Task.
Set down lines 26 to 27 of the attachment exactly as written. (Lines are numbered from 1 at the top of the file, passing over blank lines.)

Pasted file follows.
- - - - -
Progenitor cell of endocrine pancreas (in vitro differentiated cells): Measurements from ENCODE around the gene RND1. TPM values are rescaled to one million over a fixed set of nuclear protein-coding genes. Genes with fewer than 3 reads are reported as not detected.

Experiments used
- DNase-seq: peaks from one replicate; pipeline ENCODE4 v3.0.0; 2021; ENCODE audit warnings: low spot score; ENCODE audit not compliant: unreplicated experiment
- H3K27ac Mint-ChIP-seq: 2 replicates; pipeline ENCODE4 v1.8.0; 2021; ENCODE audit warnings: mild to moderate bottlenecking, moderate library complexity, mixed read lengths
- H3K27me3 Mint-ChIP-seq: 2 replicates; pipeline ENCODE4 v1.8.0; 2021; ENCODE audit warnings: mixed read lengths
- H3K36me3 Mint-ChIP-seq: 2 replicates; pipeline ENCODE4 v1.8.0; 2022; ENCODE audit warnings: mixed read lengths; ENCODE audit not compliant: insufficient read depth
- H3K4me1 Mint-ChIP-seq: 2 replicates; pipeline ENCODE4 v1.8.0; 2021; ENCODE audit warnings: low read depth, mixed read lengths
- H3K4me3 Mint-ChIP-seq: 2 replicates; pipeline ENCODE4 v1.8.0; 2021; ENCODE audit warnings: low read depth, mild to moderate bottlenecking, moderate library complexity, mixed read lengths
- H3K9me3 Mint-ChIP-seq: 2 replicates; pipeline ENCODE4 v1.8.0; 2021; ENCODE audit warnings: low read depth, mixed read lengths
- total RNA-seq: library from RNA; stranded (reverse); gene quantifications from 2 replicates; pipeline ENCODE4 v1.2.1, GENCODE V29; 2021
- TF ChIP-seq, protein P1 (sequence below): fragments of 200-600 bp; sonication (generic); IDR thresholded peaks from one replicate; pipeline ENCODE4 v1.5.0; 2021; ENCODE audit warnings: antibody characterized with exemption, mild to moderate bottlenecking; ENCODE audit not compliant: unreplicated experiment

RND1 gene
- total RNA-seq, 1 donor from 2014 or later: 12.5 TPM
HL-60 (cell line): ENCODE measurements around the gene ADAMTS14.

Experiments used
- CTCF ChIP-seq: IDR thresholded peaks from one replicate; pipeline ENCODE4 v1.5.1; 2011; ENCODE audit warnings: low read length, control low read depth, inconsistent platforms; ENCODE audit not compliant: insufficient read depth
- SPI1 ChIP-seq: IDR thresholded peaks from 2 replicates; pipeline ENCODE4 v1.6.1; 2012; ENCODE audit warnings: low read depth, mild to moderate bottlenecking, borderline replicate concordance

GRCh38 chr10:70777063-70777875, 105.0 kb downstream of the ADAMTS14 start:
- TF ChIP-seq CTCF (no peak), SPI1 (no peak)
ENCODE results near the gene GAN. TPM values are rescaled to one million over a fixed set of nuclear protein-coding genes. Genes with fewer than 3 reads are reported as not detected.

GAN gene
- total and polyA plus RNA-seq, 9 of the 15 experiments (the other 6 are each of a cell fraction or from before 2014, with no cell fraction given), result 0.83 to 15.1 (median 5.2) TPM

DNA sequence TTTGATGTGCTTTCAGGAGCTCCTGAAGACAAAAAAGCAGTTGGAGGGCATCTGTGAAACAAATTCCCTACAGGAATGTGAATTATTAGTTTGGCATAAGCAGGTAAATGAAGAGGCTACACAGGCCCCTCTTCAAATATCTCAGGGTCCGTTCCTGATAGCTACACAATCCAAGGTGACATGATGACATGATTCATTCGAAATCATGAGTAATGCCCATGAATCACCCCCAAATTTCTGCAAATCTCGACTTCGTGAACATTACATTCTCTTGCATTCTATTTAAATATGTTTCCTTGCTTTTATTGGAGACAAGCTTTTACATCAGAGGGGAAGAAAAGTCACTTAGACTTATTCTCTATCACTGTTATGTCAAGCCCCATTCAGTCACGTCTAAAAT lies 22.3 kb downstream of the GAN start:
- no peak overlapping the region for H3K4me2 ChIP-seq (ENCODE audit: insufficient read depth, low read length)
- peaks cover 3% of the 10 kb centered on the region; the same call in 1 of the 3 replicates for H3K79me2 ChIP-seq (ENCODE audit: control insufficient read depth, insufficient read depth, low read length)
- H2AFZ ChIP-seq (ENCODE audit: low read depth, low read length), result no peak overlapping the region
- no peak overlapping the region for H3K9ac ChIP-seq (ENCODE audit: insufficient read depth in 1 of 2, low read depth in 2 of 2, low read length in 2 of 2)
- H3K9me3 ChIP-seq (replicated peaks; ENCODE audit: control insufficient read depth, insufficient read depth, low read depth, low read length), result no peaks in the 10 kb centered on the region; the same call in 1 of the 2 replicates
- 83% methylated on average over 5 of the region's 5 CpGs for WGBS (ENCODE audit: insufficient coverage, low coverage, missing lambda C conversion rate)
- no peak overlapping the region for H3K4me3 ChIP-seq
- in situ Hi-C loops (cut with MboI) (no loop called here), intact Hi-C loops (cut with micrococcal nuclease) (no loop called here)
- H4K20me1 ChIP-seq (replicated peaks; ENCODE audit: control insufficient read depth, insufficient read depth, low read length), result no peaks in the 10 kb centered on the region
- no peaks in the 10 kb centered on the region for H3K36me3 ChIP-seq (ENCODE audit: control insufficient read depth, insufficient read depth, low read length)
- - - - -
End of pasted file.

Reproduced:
- H2AFZ ChIP-seq (ENCODE audit: low read depth, low read length), result no peak overlapping the region
- no peak overlapping the region for H3K9ac ChIP-seq (ENCODE audit: insufficient read depth in 1 of 2, low read depth in 2 of 2, low read length in 2 of 2)